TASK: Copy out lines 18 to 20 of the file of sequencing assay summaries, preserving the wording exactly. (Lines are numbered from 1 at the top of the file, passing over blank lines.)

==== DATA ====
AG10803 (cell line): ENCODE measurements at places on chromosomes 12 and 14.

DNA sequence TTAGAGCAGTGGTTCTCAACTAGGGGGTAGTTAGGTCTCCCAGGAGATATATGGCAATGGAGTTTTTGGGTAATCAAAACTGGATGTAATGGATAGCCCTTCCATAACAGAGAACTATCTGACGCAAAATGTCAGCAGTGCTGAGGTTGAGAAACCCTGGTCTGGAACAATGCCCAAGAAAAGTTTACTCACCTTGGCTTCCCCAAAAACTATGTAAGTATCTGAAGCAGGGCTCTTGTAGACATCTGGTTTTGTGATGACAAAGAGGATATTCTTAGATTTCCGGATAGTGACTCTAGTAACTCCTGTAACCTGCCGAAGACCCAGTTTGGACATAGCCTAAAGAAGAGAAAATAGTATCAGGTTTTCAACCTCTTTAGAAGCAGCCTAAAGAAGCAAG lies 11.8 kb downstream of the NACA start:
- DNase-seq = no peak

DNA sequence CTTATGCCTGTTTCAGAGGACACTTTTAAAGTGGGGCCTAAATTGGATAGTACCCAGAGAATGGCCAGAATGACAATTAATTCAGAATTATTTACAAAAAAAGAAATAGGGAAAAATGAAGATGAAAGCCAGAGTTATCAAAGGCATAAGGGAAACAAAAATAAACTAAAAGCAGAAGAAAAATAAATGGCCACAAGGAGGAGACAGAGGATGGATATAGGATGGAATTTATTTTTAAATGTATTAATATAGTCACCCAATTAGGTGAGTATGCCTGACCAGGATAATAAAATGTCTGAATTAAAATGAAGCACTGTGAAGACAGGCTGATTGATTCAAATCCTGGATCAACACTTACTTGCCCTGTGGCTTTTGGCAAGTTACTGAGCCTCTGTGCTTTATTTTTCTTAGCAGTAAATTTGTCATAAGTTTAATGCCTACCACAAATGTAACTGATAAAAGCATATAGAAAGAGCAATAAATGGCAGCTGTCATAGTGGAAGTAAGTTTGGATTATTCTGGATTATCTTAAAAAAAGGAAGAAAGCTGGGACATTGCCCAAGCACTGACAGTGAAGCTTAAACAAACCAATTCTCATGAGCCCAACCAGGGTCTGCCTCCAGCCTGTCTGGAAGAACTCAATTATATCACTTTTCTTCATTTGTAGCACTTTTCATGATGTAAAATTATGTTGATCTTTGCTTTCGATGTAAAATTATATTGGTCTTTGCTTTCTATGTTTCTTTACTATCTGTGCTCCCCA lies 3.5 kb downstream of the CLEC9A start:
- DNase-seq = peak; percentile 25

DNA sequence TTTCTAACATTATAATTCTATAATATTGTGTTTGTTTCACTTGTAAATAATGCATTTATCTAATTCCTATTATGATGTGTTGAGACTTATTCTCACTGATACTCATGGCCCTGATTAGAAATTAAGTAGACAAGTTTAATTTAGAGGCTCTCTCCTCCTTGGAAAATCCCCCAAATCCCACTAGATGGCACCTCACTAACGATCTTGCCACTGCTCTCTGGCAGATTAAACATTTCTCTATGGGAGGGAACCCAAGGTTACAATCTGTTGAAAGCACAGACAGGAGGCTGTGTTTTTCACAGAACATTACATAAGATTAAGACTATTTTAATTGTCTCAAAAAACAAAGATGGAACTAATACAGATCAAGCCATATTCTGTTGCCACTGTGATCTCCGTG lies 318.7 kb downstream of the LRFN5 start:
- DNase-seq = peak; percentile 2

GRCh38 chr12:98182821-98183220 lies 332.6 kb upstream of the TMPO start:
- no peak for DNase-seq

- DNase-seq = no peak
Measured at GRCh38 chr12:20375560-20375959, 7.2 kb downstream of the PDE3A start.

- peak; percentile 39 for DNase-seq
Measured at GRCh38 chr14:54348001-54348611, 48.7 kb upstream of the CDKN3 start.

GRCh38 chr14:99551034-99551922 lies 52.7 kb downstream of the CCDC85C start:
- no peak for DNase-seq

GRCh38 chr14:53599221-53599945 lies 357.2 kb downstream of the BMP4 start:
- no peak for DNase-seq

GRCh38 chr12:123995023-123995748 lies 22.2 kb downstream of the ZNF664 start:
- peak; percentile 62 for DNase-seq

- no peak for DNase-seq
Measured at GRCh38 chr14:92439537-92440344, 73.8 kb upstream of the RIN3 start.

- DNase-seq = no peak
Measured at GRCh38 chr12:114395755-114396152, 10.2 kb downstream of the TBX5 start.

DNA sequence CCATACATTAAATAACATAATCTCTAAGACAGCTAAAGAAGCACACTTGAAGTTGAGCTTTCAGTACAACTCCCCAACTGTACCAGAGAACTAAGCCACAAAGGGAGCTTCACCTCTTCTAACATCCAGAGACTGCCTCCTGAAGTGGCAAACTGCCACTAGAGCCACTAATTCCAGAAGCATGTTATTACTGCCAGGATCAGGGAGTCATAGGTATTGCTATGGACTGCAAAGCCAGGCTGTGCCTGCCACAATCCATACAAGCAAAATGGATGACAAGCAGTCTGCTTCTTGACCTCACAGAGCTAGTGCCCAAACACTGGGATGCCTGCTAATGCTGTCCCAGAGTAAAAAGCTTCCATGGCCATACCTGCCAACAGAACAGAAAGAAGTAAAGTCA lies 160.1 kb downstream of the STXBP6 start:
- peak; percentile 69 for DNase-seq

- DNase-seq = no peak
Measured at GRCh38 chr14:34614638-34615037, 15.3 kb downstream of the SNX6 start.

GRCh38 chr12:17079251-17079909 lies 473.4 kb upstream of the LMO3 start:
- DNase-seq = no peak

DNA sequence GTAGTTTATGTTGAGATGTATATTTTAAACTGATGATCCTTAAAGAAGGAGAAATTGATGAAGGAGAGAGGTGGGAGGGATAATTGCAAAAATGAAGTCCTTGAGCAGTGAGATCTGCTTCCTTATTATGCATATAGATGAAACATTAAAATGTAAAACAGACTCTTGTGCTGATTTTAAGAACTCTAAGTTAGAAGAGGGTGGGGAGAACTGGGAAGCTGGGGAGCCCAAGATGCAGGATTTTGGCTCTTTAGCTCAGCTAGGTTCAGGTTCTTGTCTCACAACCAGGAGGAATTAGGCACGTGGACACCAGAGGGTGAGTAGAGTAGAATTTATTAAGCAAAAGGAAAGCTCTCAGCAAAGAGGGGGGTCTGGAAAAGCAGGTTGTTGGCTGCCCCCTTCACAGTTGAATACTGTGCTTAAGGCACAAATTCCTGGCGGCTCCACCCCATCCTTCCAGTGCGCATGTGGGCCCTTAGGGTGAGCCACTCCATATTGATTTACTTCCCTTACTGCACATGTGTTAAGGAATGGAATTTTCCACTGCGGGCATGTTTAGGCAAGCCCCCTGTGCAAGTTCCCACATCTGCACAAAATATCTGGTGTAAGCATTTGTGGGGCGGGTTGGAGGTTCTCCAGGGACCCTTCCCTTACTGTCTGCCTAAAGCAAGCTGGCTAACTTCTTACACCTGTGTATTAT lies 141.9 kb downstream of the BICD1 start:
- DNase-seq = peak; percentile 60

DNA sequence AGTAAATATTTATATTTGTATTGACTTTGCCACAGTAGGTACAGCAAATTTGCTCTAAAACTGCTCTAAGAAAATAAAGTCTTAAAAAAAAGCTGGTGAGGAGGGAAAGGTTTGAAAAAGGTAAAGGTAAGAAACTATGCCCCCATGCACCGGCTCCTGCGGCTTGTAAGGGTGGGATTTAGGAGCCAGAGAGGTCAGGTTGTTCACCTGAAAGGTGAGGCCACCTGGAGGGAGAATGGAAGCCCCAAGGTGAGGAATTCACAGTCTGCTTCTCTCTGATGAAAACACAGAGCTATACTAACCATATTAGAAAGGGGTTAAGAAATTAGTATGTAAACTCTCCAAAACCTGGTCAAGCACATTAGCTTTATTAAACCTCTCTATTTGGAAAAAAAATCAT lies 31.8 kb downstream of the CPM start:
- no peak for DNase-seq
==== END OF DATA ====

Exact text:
GRCh38 chr12:123995023-123995748 lies 22.2 kb downstream of the ZNF664 start:
- peak; percentile 62 for DNase-seq

- no peak for DNase-seq